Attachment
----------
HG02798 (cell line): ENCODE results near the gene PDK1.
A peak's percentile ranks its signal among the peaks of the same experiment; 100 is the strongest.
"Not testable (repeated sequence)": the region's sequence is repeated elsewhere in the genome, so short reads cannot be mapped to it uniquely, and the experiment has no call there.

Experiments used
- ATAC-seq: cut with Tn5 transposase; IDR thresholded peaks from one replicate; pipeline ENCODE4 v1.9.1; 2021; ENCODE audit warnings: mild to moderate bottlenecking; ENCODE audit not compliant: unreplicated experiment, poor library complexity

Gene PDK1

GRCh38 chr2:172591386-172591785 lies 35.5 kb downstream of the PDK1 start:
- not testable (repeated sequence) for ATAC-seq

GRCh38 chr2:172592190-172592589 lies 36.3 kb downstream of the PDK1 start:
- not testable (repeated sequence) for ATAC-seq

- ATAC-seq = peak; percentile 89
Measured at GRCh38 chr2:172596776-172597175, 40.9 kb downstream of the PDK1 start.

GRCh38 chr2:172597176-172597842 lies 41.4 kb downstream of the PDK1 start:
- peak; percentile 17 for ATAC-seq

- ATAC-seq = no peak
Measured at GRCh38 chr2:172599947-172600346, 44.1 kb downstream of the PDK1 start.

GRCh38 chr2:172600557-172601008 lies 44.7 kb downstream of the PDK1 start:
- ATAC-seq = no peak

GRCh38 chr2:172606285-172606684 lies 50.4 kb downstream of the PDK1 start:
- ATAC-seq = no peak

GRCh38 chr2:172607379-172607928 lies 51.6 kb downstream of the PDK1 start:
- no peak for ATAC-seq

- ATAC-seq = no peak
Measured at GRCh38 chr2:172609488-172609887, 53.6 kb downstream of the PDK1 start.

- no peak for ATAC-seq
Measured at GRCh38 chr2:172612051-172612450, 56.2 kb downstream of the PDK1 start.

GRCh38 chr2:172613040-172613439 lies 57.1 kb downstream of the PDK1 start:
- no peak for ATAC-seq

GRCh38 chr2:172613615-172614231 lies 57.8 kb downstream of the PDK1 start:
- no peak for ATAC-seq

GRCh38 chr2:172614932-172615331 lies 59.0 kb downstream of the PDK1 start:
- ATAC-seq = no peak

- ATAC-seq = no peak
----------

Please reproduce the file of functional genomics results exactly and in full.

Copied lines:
HG02798 (cell line): ENCODE results near the gene PDK1.
A peak's percentile ranks its signal among the peaks of the same experiment; 100 is the strongest.
"Not testable (repeated sequence)": the region's sequence is repeated elsewhere in the genome, so short reads cannot be mapped to it uniquely, and the experiment has no call there.

Experiments used
- ATAC-seq: cut with Tn5 transposase; IDR thresholded peaks from one replicate; pipeline ENCODE4 v1.9.1; 2021; ENCODE audit warnings: mild to moderate bottlenecking; ENCODE audit not compliant: unreplicated experiment, poor library complexity

Gene PDK1

GRCh38 chr2:172591386-172591785 lies 35.5 kb downstream of the PDK1 start:
- not testable (repeated sequence) for ATAC-seq

GRCh38 chr2:172592190-172592589 lies 36.3 kb downstream of the PDK1 start:
- not testable (repeated sequence) for ATAC-seq

- ATAC-seq = peak; percentile 89
Measured at GRCh38 chr2:172596776-172597175, 40.9 kb downstream of the PDK1 start.

GRCh38 chr2:172597176-172597842 lies 41.4 kb downstream of the PDK1 start:
- peak; percentile 17 for ATAC-seq

- ATAC-seq = no peak
Measured at GRCh38 chr2:172599947-172600346, 44.1 kb downstream of the PDK1 start.

GRCh38 chr2:172600557-172601008 lies 44.7 kb downstream of the PDK1 start:
- ATAC-seq = no peak

GRCh38 chr2:172606285-172606684 lies 50.4 kb downstream of the PDK1 start:
- ATAC-seq = no peak

GRCh38 chr2:172607379-172607928 lies 51.6 kb downstream of the PDK1 start:
- no peak for ATAC-seq

- ATAC-seq = no peak
Measured at GRCh38 chr2:172609488-172609887, 53.6 kb downstream of the PDK1 start.

- no peak for ATAC-seq
Measured at GRCh38 chr2:172612051-172612450, 56.2 kb downstream of the PDK1 start.

GRCh38 chr2:172613040-172613439 lies 57.1 kb downstream of the PDK1 start:
- no peak for ATAC-seq

GRCh38 chr2:172613615-172614231 lies 57.8 kb downstream of the PDK1 start:
- no peak for ATAC-seq

GRCh38 chr2:172614932-172615331 lies 59.0 kb downstream of the PDK1 start:
- ATAC-seq = no peak

- ATAC-seq = no peak